This section is devoted to the factors associated with the operation of small multiengine airplanes. For the purpose of this section, a “small” multiengine airplane is a reciprocating or turbopropeller-powered airplane with a maximum certificated takeoff weight of 12,500 pounds or less. This discussion assumes a conventional design with two engines—one mounted on each wing. Reciprocating engines are assumed unless otherwise noted. The term “light-twin,” although not formally defined in the regulations, is used herein as a small multiengine airplane with a maximum certificated takeoff weight of 6,000 pounds or less.

There are several unique characteristics of multiengine airplanes that make them worthy of a separate class rating. The one engine inoperative (OEI) flight information presented in this section emphasizes the significant difference between flying a multiengine and a single-engine airplane. However, all pilots need appropriate knowledge, risk management strategies, and skills to fly safely in any airplane they fly, and mastery of OEI flight is only one aspect of safe multiengine flying. The modern, well-equipped multiengine airplane can be remarkably capable under many circumstances, but, the performance and system redundancy of a multiengine airplane only increase safety if the pilot is trained and proficient.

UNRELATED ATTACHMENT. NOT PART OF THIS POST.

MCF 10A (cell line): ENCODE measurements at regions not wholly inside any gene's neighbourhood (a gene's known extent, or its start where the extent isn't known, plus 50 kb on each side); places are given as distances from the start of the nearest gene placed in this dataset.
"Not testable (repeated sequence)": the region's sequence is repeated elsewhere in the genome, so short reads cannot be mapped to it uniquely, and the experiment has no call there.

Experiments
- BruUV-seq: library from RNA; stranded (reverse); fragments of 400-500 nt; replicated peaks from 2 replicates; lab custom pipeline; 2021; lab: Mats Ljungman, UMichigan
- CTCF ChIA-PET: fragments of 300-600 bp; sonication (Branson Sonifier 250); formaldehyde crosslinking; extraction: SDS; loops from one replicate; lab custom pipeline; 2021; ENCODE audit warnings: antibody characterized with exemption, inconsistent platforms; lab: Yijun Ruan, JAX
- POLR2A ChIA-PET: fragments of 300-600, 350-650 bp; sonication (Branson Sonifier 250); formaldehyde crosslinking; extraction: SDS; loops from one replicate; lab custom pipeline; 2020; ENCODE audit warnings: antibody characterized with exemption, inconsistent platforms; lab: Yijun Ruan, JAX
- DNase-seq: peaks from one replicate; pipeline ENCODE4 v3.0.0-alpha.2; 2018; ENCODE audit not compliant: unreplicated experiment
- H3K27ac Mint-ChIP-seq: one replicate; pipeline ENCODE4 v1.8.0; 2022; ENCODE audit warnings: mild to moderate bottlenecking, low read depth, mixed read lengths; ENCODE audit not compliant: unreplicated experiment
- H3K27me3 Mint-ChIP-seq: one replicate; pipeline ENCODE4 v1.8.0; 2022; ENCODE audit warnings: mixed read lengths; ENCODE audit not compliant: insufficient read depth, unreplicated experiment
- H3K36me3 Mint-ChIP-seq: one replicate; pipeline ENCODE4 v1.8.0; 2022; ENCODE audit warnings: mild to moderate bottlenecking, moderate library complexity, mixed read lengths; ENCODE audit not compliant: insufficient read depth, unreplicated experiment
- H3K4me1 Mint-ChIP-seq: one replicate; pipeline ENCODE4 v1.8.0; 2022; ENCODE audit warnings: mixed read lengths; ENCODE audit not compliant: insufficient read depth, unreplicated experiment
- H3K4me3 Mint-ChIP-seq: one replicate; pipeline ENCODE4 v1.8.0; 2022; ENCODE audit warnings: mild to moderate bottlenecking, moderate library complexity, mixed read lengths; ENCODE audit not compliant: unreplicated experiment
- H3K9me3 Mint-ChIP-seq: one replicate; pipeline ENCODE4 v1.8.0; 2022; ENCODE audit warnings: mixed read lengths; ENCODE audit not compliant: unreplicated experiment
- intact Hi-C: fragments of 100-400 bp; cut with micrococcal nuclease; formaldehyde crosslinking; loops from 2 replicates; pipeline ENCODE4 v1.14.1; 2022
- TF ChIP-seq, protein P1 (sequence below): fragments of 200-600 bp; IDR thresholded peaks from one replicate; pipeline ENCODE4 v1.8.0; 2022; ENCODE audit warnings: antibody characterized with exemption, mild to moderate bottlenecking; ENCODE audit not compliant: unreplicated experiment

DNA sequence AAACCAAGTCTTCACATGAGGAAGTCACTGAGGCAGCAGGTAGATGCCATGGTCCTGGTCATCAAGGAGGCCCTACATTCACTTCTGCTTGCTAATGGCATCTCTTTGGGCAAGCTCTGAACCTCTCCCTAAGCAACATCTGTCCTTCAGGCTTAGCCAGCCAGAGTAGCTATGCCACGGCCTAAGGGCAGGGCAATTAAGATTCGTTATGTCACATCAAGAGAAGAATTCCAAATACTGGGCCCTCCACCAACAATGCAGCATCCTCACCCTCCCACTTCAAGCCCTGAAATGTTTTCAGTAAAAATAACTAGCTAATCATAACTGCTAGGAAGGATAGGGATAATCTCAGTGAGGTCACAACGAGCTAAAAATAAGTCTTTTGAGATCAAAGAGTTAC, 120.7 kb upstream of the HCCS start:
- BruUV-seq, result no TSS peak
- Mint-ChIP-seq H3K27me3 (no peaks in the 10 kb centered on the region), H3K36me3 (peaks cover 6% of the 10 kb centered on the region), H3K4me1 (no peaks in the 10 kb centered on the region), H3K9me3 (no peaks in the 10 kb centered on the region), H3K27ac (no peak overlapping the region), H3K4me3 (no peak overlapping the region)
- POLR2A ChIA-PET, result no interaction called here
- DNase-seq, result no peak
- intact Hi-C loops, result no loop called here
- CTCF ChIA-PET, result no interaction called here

The airplane manufacturer is the final authority on the operation of a particular make and model airplane. Flight instructors and learners should use the Federal Aviation Administration’s Approved Flight Manual (AFM) and/or the Pilot’s Operating Handbook (POH).